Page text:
Still, there was determined optimism among Western diplomats that a glimmer of something useful had been accomplished: by sitting down with neighbors, enemies and erstwhile allies—all insistent that North Korea renounce its nuclear weapons-development program—the North's authoritarian leadership received the clearest message yet of how isolated it has become. Moreover, U.S. officials hope the North's latest displays of intractability will finally convince its only friends, Russia and China, to express their impatience with the regime's bluster and brinkmanship.
China's sway with North Korean dictator Kim Jong Il could prove to be key in coaxing him back to the bargaining table. The country is the North's largest benefactor and trading partner, supplying up to two-thirds of its energy needs and nearly 40% of its food imports. Earlier this summer, Beijing showed its leverage by convincing Pyongyang to accept multilateral talks instead of the one-on-one negotiations with the U.S. that the North demanded. In July, China delivered a personal letter to Kim from President Hu Jintao warning him to halt his nuclear program. And on Aug. 20, Beijing quietly sent a senior army general, Xu Caihou, to Pyongyang "to deliver a very strong message that the talks are not an opportunity to waste," says Zhu.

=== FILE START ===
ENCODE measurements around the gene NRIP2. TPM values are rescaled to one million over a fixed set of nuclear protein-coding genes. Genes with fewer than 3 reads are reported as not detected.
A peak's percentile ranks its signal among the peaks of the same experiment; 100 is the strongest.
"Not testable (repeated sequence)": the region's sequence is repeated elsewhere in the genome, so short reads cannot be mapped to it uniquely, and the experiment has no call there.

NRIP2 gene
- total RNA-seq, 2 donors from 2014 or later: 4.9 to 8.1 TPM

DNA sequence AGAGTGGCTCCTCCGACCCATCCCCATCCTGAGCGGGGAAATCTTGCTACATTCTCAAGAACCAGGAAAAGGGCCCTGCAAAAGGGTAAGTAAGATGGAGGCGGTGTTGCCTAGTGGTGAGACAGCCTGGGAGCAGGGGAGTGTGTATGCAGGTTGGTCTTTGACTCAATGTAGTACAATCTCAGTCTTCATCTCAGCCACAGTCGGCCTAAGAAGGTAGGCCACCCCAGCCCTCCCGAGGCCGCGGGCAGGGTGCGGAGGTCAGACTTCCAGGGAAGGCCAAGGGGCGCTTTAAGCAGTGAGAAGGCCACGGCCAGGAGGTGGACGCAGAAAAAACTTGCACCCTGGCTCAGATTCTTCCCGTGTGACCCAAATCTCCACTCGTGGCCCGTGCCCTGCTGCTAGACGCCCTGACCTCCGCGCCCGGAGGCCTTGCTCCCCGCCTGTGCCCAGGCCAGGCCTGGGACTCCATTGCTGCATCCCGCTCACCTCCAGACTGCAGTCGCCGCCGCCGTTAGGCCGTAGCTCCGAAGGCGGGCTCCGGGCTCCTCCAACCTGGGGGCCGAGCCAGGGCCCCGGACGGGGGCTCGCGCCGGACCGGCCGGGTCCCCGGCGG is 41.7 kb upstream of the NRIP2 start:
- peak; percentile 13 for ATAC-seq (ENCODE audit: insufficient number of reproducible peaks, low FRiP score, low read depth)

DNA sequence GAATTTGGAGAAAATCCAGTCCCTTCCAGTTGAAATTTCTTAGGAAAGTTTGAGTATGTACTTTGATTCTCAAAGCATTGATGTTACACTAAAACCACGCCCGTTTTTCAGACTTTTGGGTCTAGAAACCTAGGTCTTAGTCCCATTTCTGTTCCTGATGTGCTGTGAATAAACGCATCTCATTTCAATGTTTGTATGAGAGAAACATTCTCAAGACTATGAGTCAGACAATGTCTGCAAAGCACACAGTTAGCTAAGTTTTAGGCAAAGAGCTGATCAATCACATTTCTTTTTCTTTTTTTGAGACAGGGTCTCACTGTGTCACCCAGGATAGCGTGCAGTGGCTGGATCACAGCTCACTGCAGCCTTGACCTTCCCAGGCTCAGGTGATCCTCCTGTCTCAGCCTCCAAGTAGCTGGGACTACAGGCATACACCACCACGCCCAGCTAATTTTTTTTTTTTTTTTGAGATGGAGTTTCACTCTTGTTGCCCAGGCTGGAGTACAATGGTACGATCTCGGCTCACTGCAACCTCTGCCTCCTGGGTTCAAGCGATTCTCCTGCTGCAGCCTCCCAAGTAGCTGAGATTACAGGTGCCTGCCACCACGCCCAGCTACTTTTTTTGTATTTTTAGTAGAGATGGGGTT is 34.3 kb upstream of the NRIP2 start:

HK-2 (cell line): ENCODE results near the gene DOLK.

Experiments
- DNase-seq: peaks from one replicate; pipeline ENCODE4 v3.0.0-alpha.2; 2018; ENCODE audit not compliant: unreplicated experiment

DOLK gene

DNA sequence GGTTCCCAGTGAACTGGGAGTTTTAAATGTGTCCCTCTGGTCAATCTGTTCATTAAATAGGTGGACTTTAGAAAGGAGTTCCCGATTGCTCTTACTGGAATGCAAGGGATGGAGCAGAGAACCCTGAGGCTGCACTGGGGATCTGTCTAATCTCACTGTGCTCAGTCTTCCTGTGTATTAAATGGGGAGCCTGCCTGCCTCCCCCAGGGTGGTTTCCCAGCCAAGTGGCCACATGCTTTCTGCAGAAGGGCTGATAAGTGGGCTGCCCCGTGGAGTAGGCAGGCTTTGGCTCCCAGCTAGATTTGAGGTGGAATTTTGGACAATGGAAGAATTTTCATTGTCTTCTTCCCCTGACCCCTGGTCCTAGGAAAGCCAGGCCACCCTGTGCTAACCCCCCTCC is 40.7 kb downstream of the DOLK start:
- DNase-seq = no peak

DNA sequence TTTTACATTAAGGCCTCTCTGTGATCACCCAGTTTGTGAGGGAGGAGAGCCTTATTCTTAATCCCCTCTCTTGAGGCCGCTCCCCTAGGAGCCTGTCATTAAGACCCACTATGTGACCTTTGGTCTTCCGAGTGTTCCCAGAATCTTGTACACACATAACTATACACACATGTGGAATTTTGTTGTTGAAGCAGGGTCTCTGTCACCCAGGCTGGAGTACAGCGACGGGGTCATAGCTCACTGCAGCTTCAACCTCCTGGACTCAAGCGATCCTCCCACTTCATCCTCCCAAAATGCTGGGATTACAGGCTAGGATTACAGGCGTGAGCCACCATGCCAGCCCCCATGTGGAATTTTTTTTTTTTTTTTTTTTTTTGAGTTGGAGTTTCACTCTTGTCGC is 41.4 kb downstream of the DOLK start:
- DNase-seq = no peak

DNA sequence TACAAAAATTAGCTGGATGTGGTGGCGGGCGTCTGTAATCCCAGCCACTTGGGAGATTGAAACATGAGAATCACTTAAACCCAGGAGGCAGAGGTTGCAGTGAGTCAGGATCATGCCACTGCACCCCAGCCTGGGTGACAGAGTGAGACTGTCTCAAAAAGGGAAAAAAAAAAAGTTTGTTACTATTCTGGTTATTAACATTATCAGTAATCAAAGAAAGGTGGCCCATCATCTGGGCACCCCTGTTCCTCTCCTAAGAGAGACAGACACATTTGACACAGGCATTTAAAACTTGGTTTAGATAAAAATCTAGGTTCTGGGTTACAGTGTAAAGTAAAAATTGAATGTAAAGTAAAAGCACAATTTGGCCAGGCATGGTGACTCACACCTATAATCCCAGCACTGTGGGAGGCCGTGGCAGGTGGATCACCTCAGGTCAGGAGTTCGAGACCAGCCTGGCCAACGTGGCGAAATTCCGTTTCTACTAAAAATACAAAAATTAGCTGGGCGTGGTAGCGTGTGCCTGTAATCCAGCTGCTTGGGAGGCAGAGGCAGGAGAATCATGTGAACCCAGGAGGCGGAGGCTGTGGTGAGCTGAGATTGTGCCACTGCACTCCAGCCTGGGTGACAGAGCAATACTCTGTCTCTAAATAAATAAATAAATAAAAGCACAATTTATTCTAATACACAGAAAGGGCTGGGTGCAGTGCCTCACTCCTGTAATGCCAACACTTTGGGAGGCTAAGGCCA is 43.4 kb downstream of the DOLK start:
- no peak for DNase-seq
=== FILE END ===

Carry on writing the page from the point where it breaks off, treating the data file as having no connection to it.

Despite admonitions to behave, North Korea lobbed a cherry bomb on the very first day of negotiations. According to an American diplomat who participated in the sessions, North Korea's representative at the talks, Vice Foreign Minister Kim Yong Il, privately told the U.S.'s top negotiator, Assistant Secretary of State James Kelly, that the circumstances left the North "no choice" but to declare itself a nuclear power—and to prove the claim by conducting a nuclear test. Alarming as this sounds, it's standard operating procedure for North Korea, which has calculatedly tried to frighten the international community into appeasing it with aid. But the tactic may have backfired. When six-way talks resumed the next day, Kelly recounted to his startled tablemates what he'd been told. As China's envoy, Vice Foreign Minister Wang Yi, grew visibly ruffled, Kim was obliged to repeat his threats. China, Russia, South Korea and Japan "heard what was said and saw how this business is handled" by the North, says the American diplomat. As a result, the remaining rivulets of goodwill that Pyongyang had at the bargaining table looked ready to evaporate. The U.S. was "pleased with the outcome," says the diplomat, although it was "by no means triumphal."
Indeed, triumph will come for the U.S. only if Kim Jong Il gives up his nuclear ambitions. Despite North Korea's stated disgust with the proceedings, some observers still expect a new round of talks later this year. It's hard to be sanguine, though, given the North's record of incendiary rhetoric and broken promises. "The North Koreans have run this particular film on too many Saturday nights," says a Western diplomat. "Now they have got to give something very seriously up front."